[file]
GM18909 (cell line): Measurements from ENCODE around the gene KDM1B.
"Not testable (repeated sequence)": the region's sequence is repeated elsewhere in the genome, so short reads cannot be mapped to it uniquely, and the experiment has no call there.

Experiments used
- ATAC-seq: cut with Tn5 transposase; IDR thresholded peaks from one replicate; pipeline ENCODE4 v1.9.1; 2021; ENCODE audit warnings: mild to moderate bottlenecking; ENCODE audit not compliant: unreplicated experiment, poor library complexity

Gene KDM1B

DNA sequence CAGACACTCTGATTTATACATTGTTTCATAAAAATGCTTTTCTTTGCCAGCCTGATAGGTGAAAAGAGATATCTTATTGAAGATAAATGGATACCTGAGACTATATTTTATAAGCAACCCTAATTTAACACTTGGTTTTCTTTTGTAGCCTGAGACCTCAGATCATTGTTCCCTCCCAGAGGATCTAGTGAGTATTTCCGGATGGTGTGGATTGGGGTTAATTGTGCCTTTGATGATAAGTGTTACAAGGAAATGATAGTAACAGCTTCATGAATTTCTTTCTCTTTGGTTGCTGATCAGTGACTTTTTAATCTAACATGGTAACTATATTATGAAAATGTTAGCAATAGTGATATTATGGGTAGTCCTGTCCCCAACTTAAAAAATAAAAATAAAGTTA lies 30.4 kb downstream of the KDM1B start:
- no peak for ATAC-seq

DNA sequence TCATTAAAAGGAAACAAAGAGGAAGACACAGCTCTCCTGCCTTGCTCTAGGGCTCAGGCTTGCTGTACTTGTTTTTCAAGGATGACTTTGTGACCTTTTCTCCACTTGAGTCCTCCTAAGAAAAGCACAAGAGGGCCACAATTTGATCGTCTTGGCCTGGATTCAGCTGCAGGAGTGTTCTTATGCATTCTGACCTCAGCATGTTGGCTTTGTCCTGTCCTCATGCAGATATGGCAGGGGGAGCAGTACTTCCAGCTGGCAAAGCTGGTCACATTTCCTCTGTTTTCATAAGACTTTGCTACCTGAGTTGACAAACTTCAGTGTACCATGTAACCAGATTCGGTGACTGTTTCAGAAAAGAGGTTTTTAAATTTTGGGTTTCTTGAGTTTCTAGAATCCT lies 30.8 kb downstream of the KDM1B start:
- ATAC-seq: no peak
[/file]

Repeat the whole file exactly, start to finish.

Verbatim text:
GM18909 (cell line): Measurements from ENCODE around the gene KDM1B.
"Not testable (repeated sequence)": the region's sequence is repeated elsewhere in the genome, so short reads cannot be mapped to it uniquely, and the experiment has no call there.

Experiments used
- ATAC-seq: cut with Tn5 transposase; IDR thresholded peaks from one replicate; pipeline ENCODE4 v1.9.1; 2021; ENCODE audit warnings: mild to moderate bottlenecking; ENCODE audit not compliant: unreplicated experiment, poor library complexity

Gene KDM1B

DNA sequence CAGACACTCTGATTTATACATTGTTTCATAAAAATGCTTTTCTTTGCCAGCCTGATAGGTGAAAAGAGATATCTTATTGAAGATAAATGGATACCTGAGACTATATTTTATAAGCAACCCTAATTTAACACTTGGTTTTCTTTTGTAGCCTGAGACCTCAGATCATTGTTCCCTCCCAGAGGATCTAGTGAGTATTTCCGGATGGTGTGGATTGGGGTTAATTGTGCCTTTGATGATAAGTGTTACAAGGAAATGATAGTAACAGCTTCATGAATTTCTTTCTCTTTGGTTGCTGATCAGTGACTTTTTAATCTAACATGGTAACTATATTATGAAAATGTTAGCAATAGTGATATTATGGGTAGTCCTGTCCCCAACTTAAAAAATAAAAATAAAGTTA lies 30.4 kb downstream of the KDM1B start:
- no peak for ATAC-seq

DNA sequence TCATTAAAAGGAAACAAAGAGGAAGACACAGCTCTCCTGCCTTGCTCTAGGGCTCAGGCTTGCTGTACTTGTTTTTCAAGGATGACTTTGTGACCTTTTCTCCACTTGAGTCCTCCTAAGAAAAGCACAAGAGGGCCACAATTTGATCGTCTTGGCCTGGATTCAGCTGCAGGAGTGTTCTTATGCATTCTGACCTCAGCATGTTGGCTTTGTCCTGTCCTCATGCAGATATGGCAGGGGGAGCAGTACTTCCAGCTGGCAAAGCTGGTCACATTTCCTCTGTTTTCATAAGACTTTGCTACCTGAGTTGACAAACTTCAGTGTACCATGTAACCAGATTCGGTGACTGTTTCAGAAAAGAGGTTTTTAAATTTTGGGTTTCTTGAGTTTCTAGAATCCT lies 30.8 kb downstream of the KDM1B start:
- ATAC-seq: no peak